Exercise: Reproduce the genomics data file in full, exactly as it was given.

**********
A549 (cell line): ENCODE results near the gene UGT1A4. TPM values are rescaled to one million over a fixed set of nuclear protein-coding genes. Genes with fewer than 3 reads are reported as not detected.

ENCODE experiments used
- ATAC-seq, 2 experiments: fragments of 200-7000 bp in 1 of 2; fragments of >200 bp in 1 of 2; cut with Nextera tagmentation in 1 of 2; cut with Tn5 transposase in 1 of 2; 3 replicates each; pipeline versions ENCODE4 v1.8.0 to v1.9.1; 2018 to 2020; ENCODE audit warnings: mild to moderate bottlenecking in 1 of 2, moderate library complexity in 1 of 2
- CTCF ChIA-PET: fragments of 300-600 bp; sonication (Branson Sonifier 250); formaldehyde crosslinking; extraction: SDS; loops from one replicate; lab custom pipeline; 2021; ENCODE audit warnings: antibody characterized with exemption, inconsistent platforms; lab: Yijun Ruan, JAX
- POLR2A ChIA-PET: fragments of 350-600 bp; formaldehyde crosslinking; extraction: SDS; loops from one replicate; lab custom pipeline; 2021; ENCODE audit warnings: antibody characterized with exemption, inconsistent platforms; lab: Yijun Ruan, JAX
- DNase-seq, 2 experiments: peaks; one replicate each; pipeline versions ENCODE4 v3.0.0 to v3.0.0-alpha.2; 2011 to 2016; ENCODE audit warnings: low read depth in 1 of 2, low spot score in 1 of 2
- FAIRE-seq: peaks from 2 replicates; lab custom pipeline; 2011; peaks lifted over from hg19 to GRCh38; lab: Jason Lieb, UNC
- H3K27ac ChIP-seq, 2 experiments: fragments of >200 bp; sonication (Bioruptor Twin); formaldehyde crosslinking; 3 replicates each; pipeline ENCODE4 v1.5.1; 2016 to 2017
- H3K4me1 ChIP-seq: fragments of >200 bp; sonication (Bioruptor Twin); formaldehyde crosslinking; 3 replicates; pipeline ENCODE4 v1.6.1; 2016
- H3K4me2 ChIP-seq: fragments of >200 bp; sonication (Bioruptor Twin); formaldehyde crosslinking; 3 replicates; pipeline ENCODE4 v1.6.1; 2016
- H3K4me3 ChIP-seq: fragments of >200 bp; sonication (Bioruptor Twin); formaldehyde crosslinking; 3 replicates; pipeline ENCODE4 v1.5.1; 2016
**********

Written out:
A549 (cell line): ENCODE results near the gene UGT1A4. TPM values are rescaled to one million over a fixed set of nuclear protein-coding genes. Genes with fewer than 3 reads are reported as not detected.

ENCODE experiments used
- ATAC-seq, 2 experiments: fragments of 200-7000 bp in 1 of 2; fragments of >200 bp in 1 of 2; cut with Nextera tagmentation in 1 of 2; cut with Tn5 transposase in 1 of 2; 3 replicates each; pipeline versions ENCODE4 v1.8.0 to v1.9.1; 2018 to 2020; ENCODE audit warnings: mild to moderate bottlenecking in 1 of 2, moderate library complexity in 1 of 2
- CTCF ChIA-PET: fragments of 300-600 bp; sonication (Branson Sonifier 250); formaldehyde crosslinking; extraction: SDS; loops from one replicate; lab custom pipeline; 2021; ENCODE audit warnings: antibody characterized with exemption, inconsistent platforms; lab: Yijun Ruan, JAX
- POLR2A ChIA-PET: fragments of 350-600 bp; formaldehyde crosslinking; extraction: SDS; loops from one replicate; lab custom pipeline; 2021; ENCODE audit warnings: antibody characterized with exemption, inconsistent platforms; lab: Yijun Ruan, JAX
- DNase-seq, 2 experiments: peaks; one replicate each; pipeline versions ENCODE4 v3.0.0 to v3.0.0-alpha.2; 2011 to 2016; ENCODE audit warnings: low read depth in 1 of 2, low spot score in 1 of 2
- FAIRE-seq: peaks from 2 replicates; lab custom pipeline; 2011; peaks lifted over from hg19 to GRCh38; lab: Jason Lieb, UNC
- H3K27ac ChIP-seq, 2 experiments: fragments of >200 bp; sonication (Bioruptor Twin); formaldehyde crosslinking; 3 replicates each; pipeline ENCODE4 v1.5.1; 2016 to 2017
- H3K4me1 ChIP-seq: fragments of >200 bp; sonication (Bioruptor Twin); formaldehyde crosslinking; 3 replicates; pipeline ENCODE4 v1.6.1; 2016
- H3K4me2 ChIP-seq: fragments of >200 bp; sonication (Bioruptor Twin); formaldehyde crosslinking; 3 replicates; pipeline ENCODE4 v1.6.1; 2016
- H3K4me3 ChIP-seq: fragments of >200 bp; sonication (Bioruptor Twin); formaldehyde crosslinking; 3 replicates; pipeline ENCODE4 v1.5.1; 2016